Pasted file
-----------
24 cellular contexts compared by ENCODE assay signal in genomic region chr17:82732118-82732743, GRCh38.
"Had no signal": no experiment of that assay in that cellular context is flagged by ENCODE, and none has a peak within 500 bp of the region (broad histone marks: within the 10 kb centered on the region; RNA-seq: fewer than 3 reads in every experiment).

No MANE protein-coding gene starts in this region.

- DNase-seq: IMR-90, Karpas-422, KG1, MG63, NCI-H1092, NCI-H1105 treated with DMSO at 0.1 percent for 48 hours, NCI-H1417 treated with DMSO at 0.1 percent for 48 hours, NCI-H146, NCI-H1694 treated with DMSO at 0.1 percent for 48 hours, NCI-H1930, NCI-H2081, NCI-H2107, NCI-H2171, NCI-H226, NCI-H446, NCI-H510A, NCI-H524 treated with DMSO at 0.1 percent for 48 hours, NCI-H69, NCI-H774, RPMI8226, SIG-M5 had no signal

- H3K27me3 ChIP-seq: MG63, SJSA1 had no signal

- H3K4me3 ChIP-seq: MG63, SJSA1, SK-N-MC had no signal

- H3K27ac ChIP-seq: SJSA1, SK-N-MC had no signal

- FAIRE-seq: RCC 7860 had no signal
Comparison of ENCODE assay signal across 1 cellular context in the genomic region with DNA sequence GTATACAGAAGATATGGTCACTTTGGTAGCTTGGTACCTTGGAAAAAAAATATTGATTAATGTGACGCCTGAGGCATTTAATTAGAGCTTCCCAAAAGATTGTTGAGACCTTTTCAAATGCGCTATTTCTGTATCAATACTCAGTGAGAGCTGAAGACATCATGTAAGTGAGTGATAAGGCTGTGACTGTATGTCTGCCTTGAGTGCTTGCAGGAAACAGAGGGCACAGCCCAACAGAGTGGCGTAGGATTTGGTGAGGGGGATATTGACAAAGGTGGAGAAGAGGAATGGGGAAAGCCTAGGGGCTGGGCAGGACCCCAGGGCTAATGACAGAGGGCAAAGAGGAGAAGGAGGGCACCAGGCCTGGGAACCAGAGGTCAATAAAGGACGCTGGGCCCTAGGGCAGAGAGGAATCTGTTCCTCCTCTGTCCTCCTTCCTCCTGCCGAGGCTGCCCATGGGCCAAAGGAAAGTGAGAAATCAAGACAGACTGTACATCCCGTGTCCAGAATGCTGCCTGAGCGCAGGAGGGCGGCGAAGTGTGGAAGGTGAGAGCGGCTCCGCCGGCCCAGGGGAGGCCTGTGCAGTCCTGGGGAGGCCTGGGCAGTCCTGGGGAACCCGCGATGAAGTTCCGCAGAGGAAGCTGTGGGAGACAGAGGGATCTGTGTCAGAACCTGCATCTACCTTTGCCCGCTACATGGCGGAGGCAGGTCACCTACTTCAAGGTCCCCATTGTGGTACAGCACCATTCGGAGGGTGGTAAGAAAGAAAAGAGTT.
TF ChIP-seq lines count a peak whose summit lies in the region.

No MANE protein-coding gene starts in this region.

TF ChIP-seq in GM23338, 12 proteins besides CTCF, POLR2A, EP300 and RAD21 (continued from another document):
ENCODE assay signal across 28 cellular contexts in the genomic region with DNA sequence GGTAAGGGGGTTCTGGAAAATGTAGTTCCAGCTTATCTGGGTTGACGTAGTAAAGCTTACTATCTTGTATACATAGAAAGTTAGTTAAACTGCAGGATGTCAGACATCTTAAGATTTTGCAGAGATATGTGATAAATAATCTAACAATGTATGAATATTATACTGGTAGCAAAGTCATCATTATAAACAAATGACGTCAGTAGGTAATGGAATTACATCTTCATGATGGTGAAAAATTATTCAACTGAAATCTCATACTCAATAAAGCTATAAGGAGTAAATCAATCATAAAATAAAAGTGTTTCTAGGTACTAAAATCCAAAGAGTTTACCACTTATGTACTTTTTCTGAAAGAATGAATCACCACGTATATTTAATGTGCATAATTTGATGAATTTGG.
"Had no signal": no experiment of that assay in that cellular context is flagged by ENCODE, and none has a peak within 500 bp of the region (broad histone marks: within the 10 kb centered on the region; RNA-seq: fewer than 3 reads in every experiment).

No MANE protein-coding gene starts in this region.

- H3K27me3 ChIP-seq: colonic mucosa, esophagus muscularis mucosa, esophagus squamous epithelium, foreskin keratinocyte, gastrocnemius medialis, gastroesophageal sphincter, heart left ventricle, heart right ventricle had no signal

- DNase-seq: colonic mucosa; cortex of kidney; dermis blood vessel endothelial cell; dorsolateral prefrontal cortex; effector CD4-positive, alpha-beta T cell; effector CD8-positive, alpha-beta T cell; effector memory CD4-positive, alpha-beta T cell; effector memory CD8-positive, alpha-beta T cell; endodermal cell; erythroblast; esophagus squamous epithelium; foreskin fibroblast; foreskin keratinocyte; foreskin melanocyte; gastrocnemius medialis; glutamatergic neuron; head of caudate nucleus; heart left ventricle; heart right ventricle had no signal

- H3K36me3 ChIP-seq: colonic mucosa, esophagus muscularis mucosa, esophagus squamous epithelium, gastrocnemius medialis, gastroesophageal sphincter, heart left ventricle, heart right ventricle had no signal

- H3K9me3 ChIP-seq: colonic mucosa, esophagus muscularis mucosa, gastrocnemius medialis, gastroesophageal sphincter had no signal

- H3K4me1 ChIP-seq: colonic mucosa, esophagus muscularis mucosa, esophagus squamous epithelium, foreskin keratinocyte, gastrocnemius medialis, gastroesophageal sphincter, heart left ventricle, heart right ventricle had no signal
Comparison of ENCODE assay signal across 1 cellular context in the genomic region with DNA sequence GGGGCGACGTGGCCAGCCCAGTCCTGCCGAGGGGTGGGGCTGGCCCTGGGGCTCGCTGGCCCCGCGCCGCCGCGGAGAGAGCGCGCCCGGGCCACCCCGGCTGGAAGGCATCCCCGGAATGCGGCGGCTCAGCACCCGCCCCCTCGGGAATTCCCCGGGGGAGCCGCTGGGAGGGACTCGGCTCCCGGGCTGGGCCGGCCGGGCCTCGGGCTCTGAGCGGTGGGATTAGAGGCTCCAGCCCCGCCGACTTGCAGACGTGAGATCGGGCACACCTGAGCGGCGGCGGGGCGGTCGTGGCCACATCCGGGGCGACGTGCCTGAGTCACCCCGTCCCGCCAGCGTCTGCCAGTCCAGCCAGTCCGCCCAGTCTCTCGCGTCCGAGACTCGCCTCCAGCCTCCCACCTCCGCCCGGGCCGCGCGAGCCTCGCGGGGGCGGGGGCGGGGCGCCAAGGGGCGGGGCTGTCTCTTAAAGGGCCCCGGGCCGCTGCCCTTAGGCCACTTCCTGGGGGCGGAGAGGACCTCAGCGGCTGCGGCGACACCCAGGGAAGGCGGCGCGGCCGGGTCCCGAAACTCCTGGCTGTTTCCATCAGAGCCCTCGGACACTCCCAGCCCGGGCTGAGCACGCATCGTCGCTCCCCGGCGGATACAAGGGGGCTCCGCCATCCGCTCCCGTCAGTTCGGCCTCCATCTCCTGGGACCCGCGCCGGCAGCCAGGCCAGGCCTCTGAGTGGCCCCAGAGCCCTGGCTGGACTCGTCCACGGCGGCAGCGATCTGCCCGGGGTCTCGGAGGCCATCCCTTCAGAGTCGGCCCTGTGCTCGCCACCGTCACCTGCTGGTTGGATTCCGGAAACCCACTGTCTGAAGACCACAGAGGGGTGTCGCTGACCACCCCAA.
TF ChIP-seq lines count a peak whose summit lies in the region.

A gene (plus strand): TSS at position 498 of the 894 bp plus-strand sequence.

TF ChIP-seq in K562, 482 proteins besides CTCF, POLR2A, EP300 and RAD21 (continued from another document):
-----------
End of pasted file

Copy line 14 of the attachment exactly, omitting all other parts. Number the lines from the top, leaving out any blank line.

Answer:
"Had no signal": no experiment of that assay in that cellular context is flagged by ENCODE, and none has a peak within 500 bp of the region (broad histone marks: within the 10 kb centered on the region; RNA-seq: fewer than 3 reads in every experiment).